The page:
Navigation Links
Studies Affirm Value of Healthy Lifestyle
Date:7/21/2009

Those who ate right, exercised lowered chances of cardiovascular trouble

TUESDAY, July 21 (HealthDay News) -- All that heart-healthy advice about eating the right foods, exercising and losing weight pay off in real life for both men and women, two new studies show.

The reports, both originating at Brigham and Women's Hospital in Boston and published in the July 22/29 issue of the Journal of the American Medical Association, focused on different aspects of cardiovascular risk in two large groups: the 83,882 women in the second Nurses' Health Study, and the 20,900 men in the Physicians' Health Study I. Both arrived at the same conclusion: Do the right things, and you get measurable benefits.

Simultaneous appearance of the two reports was more or less a coincidence, said Dr. Luc Djousse, an associate epidemiologist at Brigham and Women's at Harvard Medical School, who led the men's study.

The study in men looked at the relationship between the lifetime risk of heart failure and six lifestyle factors: obesity, exercise, smoking, alcohol intake, consumption of breakfast cereals, and consumption of fruits and vegetables.

"Previous studies have shown benefit from individual lifestyle factors," Djousse said. "We looked at all of these factors together."

That look found a straight-line relationship between adherence to healthy lifestyle factors and the risk of heart failure, the progressive loss of ability to pump blood that is often a prelude to death. The lifetime risk of heart failure in the 22-year study was about one in five in men who ignored the advice about all beneficial lifestyle factors and one in 10 for those who adhered to four or more of the factors.

"The one with a huge difference was adiposity," Djousse said. "The risk of heart failure was 17 percent in men who were overweight or obese, and about 11 percent in those of normal weight."

Exercise was the next most important. Heart failure occurred in 11 percent of the men who exercised five or more times a week and in 14 percent of those who did not exercise, Djousse said.

Smoking played a surprisingly small role, probably because its incidence was not high among the participants. "These were all physicians, so you would expect a smaller amount of smoking," Djousse said.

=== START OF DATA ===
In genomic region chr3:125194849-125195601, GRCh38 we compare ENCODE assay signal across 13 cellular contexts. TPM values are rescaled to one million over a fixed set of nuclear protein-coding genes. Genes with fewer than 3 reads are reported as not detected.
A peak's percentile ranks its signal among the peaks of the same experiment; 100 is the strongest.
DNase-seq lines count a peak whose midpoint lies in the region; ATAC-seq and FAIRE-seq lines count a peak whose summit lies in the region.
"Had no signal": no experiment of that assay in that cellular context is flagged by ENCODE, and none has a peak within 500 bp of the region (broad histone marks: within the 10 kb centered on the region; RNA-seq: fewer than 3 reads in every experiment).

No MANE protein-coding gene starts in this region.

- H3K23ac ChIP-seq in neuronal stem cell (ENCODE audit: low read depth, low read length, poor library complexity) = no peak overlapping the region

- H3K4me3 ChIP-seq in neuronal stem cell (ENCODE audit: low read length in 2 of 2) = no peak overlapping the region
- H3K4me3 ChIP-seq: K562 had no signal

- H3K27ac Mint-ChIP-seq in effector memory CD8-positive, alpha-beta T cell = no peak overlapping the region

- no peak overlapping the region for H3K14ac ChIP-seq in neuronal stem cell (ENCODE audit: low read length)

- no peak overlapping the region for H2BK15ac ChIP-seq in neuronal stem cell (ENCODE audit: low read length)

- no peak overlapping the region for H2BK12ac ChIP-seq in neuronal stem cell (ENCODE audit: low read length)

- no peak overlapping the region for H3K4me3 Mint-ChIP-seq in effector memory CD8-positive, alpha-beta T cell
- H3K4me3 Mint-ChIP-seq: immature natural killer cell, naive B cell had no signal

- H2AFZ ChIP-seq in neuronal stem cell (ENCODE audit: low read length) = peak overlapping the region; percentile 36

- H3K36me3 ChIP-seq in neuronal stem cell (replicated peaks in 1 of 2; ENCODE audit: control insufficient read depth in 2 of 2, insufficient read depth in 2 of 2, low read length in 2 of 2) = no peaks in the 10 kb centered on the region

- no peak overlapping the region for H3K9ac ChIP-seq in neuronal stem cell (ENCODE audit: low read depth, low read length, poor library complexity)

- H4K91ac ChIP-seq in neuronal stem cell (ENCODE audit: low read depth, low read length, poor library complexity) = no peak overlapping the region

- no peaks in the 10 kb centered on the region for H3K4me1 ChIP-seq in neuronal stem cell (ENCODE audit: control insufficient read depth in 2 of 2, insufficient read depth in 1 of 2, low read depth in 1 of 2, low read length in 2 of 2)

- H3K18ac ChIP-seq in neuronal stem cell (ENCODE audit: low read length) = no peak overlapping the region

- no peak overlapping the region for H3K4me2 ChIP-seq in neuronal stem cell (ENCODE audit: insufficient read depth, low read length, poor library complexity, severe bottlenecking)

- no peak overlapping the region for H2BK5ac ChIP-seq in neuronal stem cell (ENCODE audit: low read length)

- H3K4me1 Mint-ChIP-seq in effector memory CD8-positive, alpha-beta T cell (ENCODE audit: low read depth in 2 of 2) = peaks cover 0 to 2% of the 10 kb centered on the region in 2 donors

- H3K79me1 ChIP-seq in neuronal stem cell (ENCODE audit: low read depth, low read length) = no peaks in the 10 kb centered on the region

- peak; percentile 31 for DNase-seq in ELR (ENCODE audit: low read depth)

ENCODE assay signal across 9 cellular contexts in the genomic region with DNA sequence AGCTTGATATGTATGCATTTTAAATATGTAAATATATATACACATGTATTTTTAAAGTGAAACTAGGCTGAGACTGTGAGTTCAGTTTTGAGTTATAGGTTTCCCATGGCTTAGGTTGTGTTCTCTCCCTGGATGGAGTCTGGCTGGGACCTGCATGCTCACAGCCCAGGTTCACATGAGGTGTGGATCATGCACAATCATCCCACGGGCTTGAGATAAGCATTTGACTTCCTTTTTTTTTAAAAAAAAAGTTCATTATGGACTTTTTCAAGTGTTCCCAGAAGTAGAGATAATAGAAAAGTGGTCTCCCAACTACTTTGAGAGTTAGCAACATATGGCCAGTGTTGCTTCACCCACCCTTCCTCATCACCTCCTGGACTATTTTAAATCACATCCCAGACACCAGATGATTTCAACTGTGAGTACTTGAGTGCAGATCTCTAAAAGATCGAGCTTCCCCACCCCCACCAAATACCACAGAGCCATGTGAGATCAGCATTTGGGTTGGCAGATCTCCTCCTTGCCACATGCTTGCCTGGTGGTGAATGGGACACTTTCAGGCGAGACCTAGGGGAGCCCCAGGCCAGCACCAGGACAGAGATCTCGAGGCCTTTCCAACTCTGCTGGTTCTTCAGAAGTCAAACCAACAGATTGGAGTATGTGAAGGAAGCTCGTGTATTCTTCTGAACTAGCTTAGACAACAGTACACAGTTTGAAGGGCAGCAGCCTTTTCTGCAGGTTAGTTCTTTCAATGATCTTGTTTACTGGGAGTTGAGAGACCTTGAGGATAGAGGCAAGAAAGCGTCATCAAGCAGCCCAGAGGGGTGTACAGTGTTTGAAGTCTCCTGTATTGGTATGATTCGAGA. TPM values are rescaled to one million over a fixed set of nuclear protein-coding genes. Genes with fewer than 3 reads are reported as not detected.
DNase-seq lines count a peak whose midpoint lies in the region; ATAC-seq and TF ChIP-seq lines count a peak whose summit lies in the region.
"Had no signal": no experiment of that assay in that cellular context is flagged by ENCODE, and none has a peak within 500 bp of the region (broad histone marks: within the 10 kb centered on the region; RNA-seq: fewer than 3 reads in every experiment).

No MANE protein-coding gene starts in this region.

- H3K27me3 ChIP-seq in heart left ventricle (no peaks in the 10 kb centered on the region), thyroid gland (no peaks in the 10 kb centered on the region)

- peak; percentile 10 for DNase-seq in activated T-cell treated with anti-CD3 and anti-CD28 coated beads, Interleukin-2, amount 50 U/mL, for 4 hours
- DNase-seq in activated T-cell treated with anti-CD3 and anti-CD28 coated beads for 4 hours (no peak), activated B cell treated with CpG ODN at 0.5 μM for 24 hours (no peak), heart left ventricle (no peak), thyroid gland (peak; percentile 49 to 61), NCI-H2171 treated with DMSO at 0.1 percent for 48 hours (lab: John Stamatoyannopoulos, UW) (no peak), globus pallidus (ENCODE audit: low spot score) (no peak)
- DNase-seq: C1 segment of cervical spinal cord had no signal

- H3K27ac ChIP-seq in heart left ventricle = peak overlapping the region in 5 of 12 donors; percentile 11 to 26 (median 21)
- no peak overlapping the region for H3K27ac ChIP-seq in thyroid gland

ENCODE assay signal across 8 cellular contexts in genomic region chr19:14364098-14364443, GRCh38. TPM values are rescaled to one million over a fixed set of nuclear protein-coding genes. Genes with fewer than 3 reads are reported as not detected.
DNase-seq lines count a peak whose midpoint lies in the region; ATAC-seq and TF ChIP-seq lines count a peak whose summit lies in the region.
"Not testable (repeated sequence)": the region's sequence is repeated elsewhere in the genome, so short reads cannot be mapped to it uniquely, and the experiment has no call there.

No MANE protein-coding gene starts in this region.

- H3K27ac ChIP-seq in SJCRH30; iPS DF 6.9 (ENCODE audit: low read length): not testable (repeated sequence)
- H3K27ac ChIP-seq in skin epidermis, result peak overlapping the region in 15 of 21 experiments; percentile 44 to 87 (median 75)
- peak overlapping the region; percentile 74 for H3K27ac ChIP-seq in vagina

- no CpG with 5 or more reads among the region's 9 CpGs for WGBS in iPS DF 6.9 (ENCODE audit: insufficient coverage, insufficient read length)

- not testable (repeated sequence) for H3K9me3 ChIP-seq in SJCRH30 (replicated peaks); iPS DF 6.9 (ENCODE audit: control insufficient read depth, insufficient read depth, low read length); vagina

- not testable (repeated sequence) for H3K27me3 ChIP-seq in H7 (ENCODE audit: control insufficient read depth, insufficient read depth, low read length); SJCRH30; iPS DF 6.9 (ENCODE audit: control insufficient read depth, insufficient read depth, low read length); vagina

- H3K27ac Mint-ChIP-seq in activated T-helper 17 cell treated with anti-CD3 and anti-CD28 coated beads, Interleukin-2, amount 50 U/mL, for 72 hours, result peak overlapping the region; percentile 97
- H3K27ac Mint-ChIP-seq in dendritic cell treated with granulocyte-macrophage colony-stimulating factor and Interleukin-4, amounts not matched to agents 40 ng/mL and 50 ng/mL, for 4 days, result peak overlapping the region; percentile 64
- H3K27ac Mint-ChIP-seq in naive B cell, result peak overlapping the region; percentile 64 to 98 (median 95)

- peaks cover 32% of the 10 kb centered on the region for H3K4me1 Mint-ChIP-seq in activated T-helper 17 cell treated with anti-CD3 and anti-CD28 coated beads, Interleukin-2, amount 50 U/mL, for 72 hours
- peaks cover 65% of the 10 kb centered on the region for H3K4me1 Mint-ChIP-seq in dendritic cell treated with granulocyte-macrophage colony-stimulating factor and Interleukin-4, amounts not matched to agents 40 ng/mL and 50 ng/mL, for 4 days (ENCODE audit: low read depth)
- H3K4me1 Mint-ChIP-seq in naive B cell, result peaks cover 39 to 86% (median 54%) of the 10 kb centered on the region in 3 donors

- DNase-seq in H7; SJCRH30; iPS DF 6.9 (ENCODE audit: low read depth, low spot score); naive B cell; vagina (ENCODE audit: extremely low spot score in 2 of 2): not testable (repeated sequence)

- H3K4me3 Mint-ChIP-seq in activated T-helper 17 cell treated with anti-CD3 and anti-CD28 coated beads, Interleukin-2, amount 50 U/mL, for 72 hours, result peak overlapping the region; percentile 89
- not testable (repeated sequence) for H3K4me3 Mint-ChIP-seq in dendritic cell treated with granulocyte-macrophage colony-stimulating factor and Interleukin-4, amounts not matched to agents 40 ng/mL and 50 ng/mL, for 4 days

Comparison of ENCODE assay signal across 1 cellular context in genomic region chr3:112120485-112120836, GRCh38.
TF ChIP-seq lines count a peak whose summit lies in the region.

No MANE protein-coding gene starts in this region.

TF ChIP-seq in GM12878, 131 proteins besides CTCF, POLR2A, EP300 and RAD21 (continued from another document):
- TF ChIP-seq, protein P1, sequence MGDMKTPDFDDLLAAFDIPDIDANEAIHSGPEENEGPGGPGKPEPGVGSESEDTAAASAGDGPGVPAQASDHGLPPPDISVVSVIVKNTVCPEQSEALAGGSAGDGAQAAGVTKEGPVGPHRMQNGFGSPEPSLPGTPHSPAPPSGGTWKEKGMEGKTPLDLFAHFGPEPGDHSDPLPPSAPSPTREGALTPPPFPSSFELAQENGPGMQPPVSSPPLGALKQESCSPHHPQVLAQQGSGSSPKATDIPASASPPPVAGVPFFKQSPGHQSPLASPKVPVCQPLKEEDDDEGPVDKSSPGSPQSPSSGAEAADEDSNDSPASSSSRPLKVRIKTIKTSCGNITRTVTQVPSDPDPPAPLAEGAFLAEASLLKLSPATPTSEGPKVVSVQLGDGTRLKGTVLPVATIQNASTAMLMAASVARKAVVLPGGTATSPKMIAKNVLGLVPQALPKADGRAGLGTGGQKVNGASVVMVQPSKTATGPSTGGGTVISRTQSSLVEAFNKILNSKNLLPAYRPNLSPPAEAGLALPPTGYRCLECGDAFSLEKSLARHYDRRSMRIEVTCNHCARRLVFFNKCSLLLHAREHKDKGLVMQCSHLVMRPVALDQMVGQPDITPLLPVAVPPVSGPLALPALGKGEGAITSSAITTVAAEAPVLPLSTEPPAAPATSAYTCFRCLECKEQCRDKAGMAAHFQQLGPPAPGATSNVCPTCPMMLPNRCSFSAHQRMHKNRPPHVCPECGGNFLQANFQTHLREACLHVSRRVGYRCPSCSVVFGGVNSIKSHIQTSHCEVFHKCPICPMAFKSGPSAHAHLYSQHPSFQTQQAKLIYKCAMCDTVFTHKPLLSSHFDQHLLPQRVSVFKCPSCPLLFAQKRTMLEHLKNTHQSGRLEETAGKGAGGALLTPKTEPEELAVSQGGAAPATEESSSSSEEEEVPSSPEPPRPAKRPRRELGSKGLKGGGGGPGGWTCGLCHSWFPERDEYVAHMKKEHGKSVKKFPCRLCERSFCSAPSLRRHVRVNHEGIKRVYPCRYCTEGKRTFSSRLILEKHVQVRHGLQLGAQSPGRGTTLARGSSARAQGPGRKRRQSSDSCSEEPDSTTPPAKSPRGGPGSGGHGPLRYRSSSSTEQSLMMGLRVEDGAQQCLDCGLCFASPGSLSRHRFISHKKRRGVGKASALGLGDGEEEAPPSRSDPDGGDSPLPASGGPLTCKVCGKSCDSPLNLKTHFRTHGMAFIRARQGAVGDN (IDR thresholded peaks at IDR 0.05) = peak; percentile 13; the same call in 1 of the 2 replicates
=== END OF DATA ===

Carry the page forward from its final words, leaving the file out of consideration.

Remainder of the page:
The women's study looked at the association between high blood pressure -- a significant risk factor for heart disease, stroke and other cardiovascular problems -- and six lifestyle factors: obesity, exercise, alcohol intake, use of non-narcotic painkillers, adherence to a diet designed to prevent high blood pressure and intake of supplemental folic acid. All six were found to be associated with the risk of developing high blood pressure in the 14-year study, and the association was cumulative.

Women who followed advice on all six factors -- just 0.3 percent of those in the group -- had an 80 percent lower incidence of high blood pressure than those who followed none of the rules. The incidence was 72 percent lower for the 0.8 percent of the women who followed five lifestyle rules, 58 percent lower for the 1.6 percent of the women following four rules and 53 percent lower for the 3.1 percent of the women who followed three rules. As in the male group, obesity was the most important risk factor.

While the clear message of both studies is that "a healthy lifestyle prevents a number of illnesses," what is often overlooked is that the choice of a healthy lifestyle is not a purely individual decision, said Dr. Veronique L. Roger, a professor of medicine and epidemiology at the Mayo Clinic, who wrote an accompanying editorial.

"There is a shared responsibility between the individual and the community," said Roger, who read off a dictionary definition of lifestyle as "a typical way of life of an individual, group or culture."

"The reality is that society has engineered physical activity out of our lives," Roger said. "And it is difficult for me to tell someone in Nebraska to follow the Mediterranean diet, which is anchored in the culture of that society."